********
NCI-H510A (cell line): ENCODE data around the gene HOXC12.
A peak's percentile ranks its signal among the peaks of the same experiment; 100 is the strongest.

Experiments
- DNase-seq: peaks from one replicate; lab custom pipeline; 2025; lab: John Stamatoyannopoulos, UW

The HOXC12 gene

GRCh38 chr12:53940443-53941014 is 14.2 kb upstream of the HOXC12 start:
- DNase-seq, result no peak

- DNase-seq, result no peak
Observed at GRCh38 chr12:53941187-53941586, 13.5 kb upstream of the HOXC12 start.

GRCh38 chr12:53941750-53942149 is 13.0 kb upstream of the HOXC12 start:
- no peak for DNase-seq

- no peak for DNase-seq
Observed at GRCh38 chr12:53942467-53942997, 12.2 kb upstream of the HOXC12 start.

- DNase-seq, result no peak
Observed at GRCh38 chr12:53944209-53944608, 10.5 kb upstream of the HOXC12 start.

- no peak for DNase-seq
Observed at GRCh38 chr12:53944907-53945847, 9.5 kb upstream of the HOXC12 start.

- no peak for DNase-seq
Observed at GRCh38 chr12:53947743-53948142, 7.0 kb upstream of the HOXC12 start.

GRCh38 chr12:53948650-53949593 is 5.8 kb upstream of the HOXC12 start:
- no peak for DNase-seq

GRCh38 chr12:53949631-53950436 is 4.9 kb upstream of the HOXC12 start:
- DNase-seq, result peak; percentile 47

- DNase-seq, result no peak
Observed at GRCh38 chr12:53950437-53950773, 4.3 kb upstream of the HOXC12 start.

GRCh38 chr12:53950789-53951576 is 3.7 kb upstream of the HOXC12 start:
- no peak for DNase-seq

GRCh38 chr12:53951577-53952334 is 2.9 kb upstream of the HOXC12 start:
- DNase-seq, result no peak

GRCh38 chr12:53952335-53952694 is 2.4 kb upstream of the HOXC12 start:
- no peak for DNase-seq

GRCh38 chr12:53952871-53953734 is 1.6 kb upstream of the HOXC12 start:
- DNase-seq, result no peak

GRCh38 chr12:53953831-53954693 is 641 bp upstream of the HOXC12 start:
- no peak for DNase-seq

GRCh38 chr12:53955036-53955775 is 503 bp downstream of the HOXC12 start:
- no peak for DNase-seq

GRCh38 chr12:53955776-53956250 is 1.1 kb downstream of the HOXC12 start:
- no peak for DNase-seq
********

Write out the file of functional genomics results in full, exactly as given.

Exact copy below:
NCI-H510A (cell line): ENCODE data around the gene HOXC12.
A peak's percentile ranks its signal among the peaks of the same experiment; 100 is the strongest.

Experiments
- DNase-seq: peaks from one replicate; lab custom pipeline; 2025; lab: John Stamatoyannopoulos, UW

The HOXC12 gene

GRCh38 chr12:53940443-53941014 is 14.2 kb upstream of the HOXC12 start:
- DNase-seq, result no peak

- DNase-seq, result no peak
Observed at GRCh38 chr12:53941187-53941586, 13.5 kb upstream of the HOXC12 start.

GRCh38 chr12:53941750-53942149 is 13.0 kb upstream of the HOXC12 start:
- no peak for DNase-seq

- no peak for DNase-seq
Observed at GRCh38 chr12:53942467-53942997, 12.2 kb upstream of the HOXC12 start.

- DNase-seq, result no peak
Observed at GRCh38 chr12:53944209-53944608, 10.5 kb upstream of the HOXC12 start.

- no peak for DNase-seq
Observed at GRCh38 chr12:53944907-53945847, 9.5 kb upstream of the HOXC12 start.

- no peak for DNase-seq
Observed at GRCh38 chr12:53947743-53948142, 7.0 kb upstream of the HOXC12 start.

GRCh38 chr12:53948650-53949593 is 5.8 kb upstream of the HOXC12 start:
- no peak for DNase-seq

GRCh38 chr12:53949631-53950436 is 4.9 kb upstream of the HOXC12 start:
- DNase-seq, result peak; percentile 47

- DNase-seq, result no peak
Observed at GRCh38 chr12:53950437-53950773, 4.3 kb upstream of the HOXC12 start.

GRCh38 chr12:53950789-53951576 is 3.7 kb upstream of the HOXC12 start:
- no peak for DNase-seq

GRCh38 chr12:53951577-53952334 is 2.9 kb upstream of the HOXC12 start:
- DNase-seq, result no peak

GRCh38 chr12:53952335-53952694 is 2.4 kb upstream of the HOXC12 start:
- no peak for DNase-seq

GRCh38 chr12:53952871-53953734 is 1.6 kb upstream of the HOXC12 start:
- DNase-seq, result no peak

GRCh38 chr12:53953831-53954693 is 641 bp upstream of the HOXC12 start:
- no peak for DNase-seq

GRCh38 chr12:53955036-53955775 is 503 bp downstream of the HOXC12 start:
- no peak for DNase-seq

GRCh38 chr12:53955776-53956250 is 1.1 kb downstream of the HOXC12 start:
- no peak for DNase-seq